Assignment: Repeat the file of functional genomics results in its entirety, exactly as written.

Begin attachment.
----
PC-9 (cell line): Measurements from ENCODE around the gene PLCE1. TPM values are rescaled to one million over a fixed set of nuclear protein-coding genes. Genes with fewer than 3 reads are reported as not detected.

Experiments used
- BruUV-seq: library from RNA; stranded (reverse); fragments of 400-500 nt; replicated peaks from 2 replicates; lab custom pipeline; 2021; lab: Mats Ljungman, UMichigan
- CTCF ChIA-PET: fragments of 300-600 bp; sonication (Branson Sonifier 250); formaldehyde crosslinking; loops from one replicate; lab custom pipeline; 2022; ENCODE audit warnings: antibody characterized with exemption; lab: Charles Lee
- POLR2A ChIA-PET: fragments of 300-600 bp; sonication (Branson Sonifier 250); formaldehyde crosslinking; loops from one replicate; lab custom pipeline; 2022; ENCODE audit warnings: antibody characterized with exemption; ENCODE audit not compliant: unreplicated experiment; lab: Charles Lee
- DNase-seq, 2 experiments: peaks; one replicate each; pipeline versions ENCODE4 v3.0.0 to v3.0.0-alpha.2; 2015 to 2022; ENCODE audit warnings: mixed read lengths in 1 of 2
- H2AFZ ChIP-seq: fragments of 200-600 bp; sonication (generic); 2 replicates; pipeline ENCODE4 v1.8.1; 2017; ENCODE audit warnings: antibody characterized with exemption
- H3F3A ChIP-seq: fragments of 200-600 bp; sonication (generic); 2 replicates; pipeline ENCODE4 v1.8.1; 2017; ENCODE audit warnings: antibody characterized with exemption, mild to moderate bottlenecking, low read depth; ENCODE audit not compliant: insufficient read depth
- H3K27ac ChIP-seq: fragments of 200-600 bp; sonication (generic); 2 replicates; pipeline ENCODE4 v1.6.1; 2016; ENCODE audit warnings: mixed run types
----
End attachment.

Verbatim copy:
PC-9 (cell line): Measurements from ENCODE around the gene PLCE1. TPM values are rescaled to one million over a fixed set of nuclear protein-coding genes. Genes with fewer than 3 reads are reported as not detected.

Experiments used
- BruUV-seq: library from RNA; stranded (reverse); fragments of 400-500 nt; replicated peaks from 2 replicates; lab custom pipeline; 2021; lab: Mats Ljungman, UMichigan
- CTCF ChIA-PET: fragments of 300-600 bp; sonication (Branson Sonifier 250); formaldehyde crosslinking; loops from one replicate; lab custom pipeline; 2022; ENCODE audit warnings: antibody characterized with exemption; lab: Charles Lee
- POLR2A ChIA-PET: fragments of 300-600 bp; sonication (Branson Sonifier 250); formaldehyde crosslinking; loops from one replicate; lab custom pipeline; 2022; ENCODE audit warnings: antibody characterized with exemption; ENCODE audit not compliant: unreplicated experiment; lab: Charles Lee
- DNase-seq, 2 experiments: peaks; one replicate each; pipeline versions ENCODE4 v3.0.0 to v3.0.0-alpha.2; 2015 to 2022; ENCODE audit warnings: mixed read lengths in 1 of 2
- H2AFZ ChIP-seq: fragments of 200-600 bp; sonication (generic); 2 replicates; pipeline ENCODE4 v1.8.1; 2017; ENCODE audit warnings: antibody characterized with exemption
- H3F3A ChIP-seq: fragments of 200-600 bp; sonication (generic); 2 replicates; pipeline ENCODE4 v1.8.1; 2017; ENCODE audit warnings: antibody characterized with exemption, mild to moderate bottlenecking, low read depth; ENCODE audit not compliant: insufficient read depth
- H3K27ac ChIP-seq: fragments of 200-600 bp; sonication (generic); 2 replicates; pipeline ENCODE4 v1.6.1; 2016; ENCODE audit warnings: mixed run types